Report: AFL-CIO Continues to Work with Police Unions
The report rejects kicking out police unions and defunding the police
Last summer, during the height of the protests against the killing of George Floyd and police brutality, the AFL-CIO announced the creation of the “Task Force on Racial Justice.” A subcommittee of the task force was asked to create a report on the labor movement’s relationship with police unions and to issue recommendations to these unions. Now a draft of the report has been leaked to In These Times.
During the protests, the AFL-CIO came under a lot of scrutiny for their relationship with police unions. While many unions were joined Black Lives Matter and took part in protests and rallies in support of Black Lives, the AFL-CIO was being targeted by some activists over their relationship with law enforcement unions. Rioters even broke into the headquarters, which is located across from the White House, and lit fires in the lobby. Yet through all of this, the AFL-CIO held firm that they believed police unions had the right to stay in the federation and those police unions deserved the same due process and bargaining rights that all union members have.
According to In These Times, the report was written by the subcommittee that was led by United Steelworkers Vice President Fred Redmond and AFL-CIO Secretary-Treasurer Liz Shuler. The subcommittee included 13 unions that have law enforcement members, including the International Union of Police Associations (IUPA) which is the federation’s only all-police union. It also included the Teamsters and SEIU which are not part of the AFL-CIO but are two of the largest unions in the country.
The 13-page report entitled “The Labor Movement’s Public Safety Blueprint for Change,” is still in a draft phase and is being looked at by member unions before it is made public, was leaked to In These Times reporter Hamilton Nolan this week. In the report, the subcommittee clearly rejects calls for the AFL-CIO to disaffiliate with law enforcement unions. The report does address the fact that these unions need to take a look at themselves to hold bad cops accountable. The report’s introduction says “Union public safety professionals, and our unions, have a duty to call out the wrongdoers and actions that damage people in these communities and, in doing so, the integrity of our profession. We can no longer stand idly by when those who fail to uphold their oath and duty take actions that stain the work of law enforcement,” it says. “We must also advocate to protect the right of all working people to have a voice on the job and bargain collectively with their employer.”
The right to collectively bargain for police unions has been a major talking point for many. On May 2nd voters in San Antonio narrowly rejected a ballot proposition to rescind police unions collective bargaining rights that were being pushed by anti-police union activists.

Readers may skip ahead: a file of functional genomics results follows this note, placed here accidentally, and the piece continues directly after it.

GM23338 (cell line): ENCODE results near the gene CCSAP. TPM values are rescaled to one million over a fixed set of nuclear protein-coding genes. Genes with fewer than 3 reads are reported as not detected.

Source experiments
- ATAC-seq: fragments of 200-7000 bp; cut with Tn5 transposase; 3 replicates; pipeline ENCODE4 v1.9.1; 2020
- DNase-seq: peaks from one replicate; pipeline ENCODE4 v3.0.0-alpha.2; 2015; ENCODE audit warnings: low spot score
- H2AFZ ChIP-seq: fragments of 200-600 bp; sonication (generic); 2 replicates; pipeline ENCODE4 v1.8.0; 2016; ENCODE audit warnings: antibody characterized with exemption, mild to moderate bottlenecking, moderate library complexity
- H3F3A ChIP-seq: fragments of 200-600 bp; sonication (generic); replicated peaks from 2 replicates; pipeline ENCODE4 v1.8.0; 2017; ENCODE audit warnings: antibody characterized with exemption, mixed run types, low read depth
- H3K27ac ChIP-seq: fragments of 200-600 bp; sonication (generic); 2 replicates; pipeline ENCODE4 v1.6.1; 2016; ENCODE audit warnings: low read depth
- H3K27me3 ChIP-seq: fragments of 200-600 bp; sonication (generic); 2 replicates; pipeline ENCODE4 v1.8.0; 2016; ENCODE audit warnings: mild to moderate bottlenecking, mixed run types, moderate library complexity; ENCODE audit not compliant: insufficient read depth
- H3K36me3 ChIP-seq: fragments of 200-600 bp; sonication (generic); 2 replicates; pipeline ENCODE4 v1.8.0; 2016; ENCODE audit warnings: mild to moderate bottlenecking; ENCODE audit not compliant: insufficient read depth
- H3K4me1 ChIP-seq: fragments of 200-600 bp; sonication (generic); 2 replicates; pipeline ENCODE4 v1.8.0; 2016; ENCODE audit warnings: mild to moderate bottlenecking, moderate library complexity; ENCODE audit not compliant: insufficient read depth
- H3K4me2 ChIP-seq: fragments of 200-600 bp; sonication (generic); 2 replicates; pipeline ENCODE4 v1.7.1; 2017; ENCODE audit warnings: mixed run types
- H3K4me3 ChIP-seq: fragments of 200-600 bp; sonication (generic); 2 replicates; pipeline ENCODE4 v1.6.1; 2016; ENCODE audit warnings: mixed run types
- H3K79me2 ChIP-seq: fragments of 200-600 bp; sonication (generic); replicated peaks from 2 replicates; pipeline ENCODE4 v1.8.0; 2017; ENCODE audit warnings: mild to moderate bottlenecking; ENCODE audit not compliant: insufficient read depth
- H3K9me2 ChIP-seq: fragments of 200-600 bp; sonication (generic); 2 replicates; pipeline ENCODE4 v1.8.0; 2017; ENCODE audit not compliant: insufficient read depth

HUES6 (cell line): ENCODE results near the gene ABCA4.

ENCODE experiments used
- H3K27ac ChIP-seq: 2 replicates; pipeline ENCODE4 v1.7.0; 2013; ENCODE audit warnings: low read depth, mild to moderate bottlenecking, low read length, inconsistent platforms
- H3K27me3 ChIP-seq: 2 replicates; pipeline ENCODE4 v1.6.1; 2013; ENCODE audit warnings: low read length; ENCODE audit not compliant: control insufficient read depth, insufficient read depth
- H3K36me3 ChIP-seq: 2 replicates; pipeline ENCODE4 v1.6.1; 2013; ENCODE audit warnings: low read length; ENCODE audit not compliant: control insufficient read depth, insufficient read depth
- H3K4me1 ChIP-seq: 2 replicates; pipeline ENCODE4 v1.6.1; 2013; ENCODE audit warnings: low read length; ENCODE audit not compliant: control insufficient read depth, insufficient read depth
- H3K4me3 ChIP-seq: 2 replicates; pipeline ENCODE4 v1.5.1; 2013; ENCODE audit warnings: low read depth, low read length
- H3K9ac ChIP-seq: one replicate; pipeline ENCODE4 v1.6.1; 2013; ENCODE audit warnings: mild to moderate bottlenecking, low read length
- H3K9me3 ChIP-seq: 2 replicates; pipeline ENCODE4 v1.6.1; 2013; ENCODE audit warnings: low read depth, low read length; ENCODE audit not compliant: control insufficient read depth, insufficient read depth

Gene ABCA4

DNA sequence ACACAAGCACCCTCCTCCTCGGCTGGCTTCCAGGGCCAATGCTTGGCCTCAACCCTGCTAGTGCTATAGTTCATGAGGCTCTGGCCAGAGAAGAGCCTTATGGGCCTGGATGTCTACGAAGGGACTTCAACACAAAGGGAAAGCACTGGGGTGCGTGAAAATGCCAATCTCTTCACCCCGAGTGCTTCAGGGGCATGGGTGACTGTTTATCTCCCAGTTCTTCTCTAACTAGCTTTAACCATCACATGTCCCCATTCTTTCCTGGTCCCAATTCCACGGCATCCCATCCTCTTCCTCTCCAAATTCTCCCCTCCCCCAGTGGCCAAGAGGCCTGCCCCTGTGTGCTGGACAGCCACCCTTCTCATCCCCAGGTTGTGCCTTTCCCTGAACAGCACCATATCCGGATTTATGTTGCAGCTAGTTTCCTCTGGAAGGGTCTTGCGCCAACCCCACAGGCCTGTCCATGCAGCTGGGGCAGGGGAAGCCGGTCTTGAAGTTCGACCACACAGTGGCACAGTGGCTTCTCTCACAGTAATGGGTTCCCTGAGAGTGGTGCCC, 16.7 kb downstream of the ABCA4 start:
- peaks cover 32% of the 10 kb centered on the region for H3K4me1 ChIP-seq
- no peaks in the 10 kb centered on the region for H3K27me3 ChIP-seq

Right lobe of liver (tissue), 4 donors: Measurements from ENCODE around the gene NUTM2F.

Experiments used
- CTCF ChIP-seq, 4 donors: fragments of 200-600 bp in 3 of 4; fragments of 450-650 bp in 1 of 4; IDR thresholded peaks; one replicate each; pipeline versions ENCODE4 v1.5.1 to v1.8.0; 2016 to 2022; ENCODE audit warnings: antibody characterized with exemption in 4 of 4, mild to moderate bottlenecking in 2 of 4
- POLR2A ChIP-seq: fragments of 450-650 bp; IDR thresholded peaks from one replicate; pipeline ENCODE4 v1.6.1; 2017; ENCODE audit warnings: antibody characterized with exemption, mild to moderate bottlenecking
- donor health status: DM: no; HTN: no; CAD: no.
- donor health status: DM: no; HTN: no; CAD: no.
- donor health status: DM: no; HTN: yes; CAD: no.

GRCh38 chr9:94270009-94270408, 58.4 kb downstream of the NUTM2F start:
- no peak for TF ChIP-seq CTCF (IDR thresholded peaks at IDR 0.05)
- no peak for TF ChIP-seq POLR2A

The report also recommends that police unions and departments create a Union Law Enforcement Accountability and Duty Standards (U‑LEADS) Program. This idea came from a recommendation from Schuler at the beginning of the process to create a code of excellence for police officers. This code of excellence is used by her union, the IBEW, to ensure that their members are the best-trained electricians in the country. The U-LEADS program would be “developed, owned and instituted” by police unions “to train local unions to have the ability to weed out wrongdoers from union membership.” In These Times says that the report does not describe the U-LEADS program in detail, but it does seek to create a divide between good and bad cops.
“Police unions have little or no control over the hiring process, and we do not possess the ability to choose who will be given a badge and the duty of protecting and serving,” it says. “It is the union’s responsibility through collective bargaining to ensure fair processes for our members and fair treatment from the employer. Decisions on pre-employment standards, background checks, training, and hiring are made at the sole discretion of the employer and management designees.”
The report also deals with the popular claim that police departments should be defunded. The committee rejects this claim and says that instead more investment needs to be made in police and public safety.
“We hear the calls coming from communities across the United States to abolish or defund the police. And we hear demands for reforms and stronger accountability in the wake of unarmed people losing their lives in interactions with law enforcement. While we do not believe that defunding or abolishing the police is a solution, it is clear we must make changes in law enforcement to build a sense of mutual respect, trust and accountability,” it says. “The way to improve public safety systems and services actually requires greater investment. This is no different than many other ‘basic’ government services, including education, water, sewer and roads.”
The report also recommends that police focus more on criminal policing instead of focusing on issues that would be better handled by EMTs or social workers; streamline hiring processes; provide more professional development for police officers throughout their career, and provide better mental health services for officers. In terms of training, the report suggests that unions push for more police training in areas such as community policing, implicit bias, and de-escalation while incentivizing police to continue their education and get advanced degrees. They also suggest paying the police more.
It is unclear when a final report may be released and what edits might be suggested by member unions that could change the recommendations of the subcommittee.